AFN Expresses Condolences to Loretta Saunder’s Family

Inuk woman who was dedicating her time and energy to researching violence against Indigenous women
Inuk woman who was dedicating her time and energy to researching violence against Indigenous women

Inuk woman who was dedicating her time and energy to researching violence against Indigenous women
Inuk woman who was dedicating her time and energy to researching violence against Indigenous women

OTTAWA – Loretta Saunders was studying the issue of missing and murdered Aboriginal women in Canada. The Inuk woman was murdered and her body just found yesterday.

Assembly of First Nations (AFN) National Chief Shawn A-in-chut Atleo today offered condolences to the family and friends of Loretta Saunders whose body was found in New Brunswick yesterday, noting the focus this tragedy brings to the ongoing issue of violence against Indigenous women and girls and the need for a National Public Commission of Inquiry to address missing and murdered Indigenous women in Canada

“First and foremost, I offer condolences to the family and friends of Loretta Saunders – a bright young Inuk woman who was dedicating her time and energy to researching violence against Indigenous women,” said AFN National Chief Shawn Atleo.  “This is a call to action that this must end now.  We cannot add one more name to the list of murdered or missing women.  We need to see action by all parties to end violence, to respect and honour women and families, to ensure our communities are safe and secure for all.  We repeat our call for a national public commission of inquiry supported by immediate action to prevent these senseless tragedies.”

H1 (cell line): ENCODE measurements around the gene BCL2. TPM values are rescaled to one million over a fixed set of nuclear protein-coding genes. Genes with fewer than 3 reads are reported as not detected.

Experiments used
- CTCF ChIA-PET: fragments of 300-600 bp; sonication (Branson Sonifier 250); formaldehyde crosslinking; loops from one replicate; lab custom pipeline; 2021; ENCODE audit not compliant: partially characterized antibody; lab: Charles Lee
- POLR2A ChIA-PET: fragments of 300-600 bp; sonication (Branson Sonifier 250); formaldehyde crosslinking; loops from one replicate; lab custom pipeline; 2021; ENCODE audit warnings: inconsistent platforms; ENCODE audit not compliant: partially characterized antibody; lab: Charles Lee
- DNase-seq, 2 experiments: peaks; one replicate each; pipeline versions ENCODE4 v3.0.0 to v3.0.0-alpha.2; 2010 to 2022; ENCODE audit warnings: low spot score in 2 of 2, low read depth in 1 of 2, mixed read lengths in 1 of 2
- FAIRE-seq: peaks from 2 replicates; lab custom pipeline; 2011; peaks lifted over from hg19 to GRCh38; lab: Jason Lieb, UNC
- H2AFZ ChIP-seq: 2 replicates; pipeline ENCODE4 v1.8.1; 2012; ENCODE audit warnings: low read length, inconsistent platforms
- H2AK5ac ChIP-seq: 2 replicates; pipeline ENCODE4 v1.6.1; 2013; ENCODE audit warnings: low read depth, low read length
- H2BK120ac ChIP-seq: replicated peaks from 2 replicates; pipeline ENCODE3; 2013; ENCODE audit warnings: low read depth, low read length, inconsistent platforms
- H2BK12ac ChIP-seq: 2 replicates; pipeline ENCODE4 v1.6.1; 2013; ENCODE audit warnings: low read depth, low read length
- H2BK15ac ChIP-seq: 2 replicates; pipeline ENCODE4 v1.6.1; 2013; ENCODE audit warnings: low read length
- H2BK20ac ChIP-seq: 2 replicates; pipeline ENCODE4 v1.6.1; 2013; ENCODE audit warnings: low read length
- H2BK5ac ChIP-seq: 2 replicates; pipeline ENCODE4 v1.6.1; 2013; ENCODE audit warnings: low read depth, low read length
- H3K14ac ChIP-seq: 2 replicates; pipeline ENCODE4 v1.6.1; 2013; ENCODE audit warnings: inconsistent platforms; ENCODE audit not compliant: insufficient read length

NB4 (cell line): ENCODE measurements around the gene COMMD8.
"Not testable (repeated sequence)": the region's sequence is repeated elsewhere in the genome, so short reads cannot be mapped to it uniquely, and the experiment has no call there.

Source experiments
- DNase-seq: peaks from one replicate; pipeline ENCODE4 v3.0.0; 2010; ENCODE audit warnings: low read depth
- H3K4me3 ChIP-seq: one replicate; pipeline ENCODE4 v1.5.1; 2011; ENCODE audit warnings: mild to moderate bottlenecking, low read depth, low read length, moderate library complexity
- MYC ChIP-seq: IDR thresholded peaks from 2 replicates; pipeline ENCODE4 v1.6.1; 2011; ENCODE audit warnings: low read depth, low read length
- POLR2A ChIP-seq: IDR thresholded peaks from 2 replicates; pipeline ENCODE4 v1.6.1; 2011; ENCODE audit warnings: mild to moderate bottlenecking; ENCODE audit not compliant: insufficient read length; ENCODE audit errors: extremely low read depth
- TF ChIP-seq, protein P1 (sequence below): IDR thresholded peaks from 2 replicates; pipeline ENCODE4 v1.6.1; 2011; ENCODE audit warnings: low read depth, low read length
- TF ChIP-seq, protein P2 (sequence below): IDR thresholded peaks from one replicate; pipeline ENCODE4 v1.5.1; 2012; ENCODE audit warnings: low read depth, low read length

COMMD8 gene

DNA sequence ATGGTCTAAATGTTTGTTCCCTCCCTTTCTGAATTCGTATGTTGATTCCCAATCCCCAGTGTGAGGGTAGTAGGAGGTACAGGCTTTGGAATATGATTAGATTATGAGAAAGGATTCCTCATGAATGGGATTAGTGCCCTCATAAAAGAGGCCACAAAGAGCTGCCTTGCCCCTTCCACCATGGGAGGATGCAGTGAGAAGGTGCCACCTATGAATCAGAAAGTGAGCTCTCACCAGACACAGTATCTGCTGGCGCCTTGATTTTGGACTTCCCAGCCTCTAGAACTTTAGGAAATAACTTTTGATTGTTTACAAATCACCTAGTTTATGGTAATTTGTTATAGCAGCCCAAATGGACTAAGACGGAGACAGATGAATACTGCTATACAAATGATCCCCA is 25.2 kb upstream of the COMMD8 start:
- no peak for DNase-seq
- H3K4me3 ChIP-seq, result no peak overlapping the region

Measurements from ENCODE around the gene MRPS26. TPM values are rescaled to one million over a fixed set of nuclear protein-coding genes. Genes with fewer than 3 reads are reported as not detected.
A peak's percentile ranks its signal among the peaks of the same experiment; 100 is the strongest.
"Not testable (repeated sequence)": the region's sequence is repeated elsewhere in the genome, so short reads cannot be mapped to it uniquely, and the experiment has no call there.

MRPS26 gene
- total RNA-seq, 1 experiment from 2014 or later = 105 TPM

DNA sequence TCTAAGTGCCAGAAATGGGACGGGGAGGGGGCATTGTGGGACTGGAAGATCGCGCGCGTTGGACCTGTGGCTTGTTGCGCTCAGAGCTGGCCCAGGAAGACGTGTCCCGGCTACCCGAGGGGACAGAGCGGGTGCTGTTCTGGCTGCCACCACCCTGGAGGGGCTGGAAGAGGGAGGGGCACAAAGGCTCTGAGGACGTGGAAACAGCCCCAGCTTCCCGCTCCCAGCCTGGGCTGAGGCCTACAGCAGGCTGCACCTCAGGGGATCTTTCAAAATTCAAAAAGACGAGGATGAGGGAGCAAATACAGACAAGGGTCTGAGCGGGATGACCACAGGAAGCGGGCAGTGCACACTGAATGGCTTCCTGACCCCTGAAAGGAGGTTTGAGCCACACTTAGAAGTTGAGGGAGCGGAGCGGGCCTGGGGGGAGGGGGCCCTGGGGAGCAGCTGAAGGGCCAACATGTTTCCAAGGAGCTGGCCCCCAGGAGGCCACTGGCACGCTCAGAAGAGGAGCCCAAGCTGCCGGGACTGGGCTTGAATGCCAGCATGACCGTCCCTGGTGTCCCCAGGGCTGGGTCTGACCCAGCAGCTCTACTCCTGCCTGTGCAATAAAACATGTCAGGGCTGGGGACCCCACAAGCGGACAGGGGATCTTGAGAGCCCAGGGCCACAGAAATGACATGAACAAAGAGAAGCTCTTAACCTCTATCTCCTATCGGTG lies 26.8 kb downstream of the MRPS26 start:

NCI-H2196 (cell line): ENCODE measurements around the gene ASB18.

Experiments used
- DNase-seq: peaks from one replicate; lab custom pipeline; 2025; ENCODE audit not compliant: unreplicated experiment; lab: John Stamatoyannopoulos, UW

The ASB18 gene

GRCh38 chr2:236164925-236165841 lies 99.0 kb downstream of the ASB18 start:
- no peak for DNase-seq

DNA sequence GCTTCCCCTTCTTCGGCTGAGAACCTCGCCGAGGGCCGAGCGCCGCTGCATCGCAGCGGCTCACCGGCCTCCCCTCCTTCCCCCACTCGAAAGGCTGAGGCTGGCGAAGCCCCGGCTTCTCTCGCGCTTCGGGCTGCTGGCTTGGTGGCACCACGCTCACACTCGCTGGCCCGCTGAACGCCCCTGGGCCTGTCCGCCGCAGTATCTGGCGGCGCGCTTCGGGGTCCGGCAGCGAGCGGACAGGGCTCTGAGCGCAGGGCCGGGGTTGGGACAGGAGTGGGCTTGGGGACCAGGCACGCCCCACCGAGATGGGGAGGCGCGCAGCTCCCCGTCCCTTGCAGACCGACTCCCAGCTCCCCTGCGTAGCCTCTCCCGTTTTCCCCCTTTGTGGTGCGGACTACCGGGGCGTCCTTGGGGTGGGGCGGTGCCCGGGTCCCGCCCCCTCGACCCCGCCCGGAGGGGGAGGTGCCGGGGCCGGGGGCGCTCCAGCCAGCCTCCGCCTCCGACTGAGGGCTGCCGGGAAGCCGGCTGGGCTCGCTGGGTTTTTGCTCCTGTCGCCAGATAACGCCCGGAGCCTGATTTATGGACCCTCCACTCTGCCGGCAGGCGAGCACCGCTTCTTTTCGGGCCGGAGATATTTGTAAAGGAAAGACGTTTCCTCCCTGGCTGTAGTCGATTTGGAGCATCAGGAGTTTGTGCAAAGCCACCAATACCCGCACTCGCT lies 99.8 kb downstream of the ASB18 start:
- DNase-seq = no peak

National Chief Atleo and the AFN have been pressing for an inquiry and immediate action with the federal government, with provincial and territorial leaders through the Council of the Federation – who support these efforts – and through strong public advocacy.  The AFN stands with the Nova Scotia Native Women’s Association, the Native Women’s Association of Canada and other Indigenous and women’s organizations across the country in demanding movement on these urgent issues.

“The loss of Loretta Saunders is tragic and has clearly sparked a growing awareness and concern among the broader Canadian public,” said National Chief Atleo.  “The response, support and public awareness must be acknowledged and the local, regional and national efforts to quickly draw attention to this situation should apply to every incident. This is the kind of attention we require whenever this happens and the kind of attention and support we require to prevent these situations from occurring in the first place.  We call on Canadian citizens to continue to stand with our families and communities in our call to action.”

Loretta Saunders, an Inuk woman from Newfoundland and Labrador, was a student at Saint Mary’s University in Halifax, focusing her thesis on missing and murdered Aboriginal women, specifically studying the murders of three Aboriginal women from Nova Scotia.  Police confirmed her death February 26.